As teens reach those adolescent years, their interests may naturally shift. A formerly-athletic child may decide that they do not want to participate in high school sports. A quiet teen might want to focus on their personal writing or artistic efforts rather than submitting content to the school literary magazine or art show.
However, if teens suddenly lose all interest in activities or socialization, it could indicate a deeper problem. Teens struggling with anxiety or depression may withdraw from their friends and engage in risky behavior. In addition, bullying can cause teen depression and adolescents to withdraw from the activities they once enjoyed.
Teens may sleep a lot. However, a young person who naturally wants to sleep until 1 or 2 in the afternoon on the weekend should be up and engaged at other times. Parents who notice their teens staying in bed all day and night may want to screen their troubled teen for further potential signs of mental illness.
Teens may suffer from higher degrees of anxiety than ever before. As many as 1 in 5 youth, including children under 13 and adolescents between 13 and 18, experience clinically heightened anxiety levels.4 Many of those teens will show symptoms of restlessness. They may have a hard time sitting down, or they may snap at parents, caregivers, and siblings over minor issues.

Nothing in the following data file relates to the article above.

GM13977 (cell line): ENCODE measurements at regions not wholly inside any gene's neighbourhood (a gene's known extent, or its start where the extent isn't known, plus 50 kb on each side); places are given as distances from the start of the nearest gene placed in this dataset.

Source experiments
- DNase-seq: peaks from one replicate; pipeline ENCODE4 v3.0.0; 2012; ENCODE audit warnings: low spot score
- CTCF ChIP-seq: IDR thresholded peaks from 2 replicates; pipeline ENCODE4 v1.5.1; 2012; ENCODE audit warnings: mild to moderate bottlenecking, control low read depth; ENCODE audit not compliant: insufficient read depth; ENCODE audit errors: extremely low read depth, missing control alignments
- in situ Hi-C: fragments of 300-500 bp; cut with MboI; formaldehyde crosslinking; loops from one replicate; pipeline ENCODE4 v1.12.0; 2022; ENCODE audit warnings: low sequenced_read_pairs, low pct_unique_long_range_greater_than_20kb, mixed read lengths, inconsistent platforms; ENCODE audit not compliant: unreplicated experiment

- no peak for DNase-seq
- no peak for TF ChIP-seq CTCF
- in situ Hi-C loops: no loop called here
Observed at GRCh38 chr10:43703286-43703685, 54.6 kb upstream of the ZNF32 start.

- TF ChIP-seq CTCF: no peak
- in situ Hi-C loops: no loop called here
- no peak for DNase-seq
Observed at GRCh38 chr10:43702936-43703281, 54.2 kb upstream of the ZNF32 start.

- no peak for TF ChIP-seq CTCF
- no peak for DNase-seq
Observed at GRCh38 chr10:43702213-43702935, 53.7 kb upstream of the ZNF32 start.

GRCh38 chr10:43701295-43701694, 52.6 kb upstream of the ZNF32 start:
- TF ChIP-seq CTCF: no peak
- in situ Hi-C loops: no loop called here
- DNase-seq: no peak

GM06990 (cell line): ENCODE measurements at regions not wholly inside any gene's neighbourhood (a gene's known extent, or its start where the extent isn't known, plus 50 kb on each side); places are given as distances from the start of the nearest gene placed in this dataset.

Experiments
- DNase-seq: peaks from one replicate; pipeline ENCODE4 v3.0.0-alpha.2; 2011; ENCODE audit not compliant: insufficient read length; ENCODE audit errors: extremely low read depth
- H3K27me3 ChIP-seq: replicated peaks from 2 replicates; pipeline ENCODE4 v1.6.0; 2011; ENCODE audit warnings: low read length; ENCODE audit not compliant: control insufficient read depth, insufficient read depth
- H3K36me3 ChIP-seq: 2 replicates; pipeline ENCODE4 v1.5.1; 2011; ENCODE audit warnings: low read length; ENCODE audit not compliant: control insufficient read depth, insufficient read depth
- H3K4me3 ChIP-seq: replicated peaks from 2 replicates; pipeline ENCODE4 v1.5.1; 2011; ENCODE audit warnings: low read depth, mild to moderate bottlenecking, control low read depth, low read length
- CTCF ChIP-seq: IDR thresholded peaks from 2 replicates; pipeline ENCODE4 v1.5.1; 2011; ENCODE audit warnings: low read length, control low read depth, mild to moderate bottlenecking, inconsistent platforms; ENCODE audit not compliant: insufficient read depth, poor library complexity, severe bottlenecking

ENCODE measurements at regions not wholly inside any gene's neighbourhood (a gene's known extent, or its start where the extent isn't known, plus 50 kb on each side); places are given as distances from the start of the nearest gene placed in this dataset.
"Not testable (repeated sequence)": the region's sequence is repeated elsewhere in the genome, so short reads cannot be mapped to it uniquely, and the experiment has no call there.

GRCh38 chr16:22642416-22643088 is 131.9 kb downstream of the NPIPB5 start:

Teens may also show signs of restlessness or being on edge when struggling with addictive behaviors. Since almost 40% of teens between 12 and 17 reports having used at least one illicit drug in their lifetime, parents may want to take careful note of those behaviors.5
In many cases, increased academic struggles can indicate a serious problem for adolescents. While grades may naturally fall as teens’ interests shift to other areas, parents should pay careful attention to patterns in their children’s grades and academic behaviors. For example, if a student’s grades suddenly fall in his favorite subject, that could serve as a warning that something more serious might have occurred. Parents should also note if a teen unexpectedly starts failing classes or dealing with more academic stress than usual.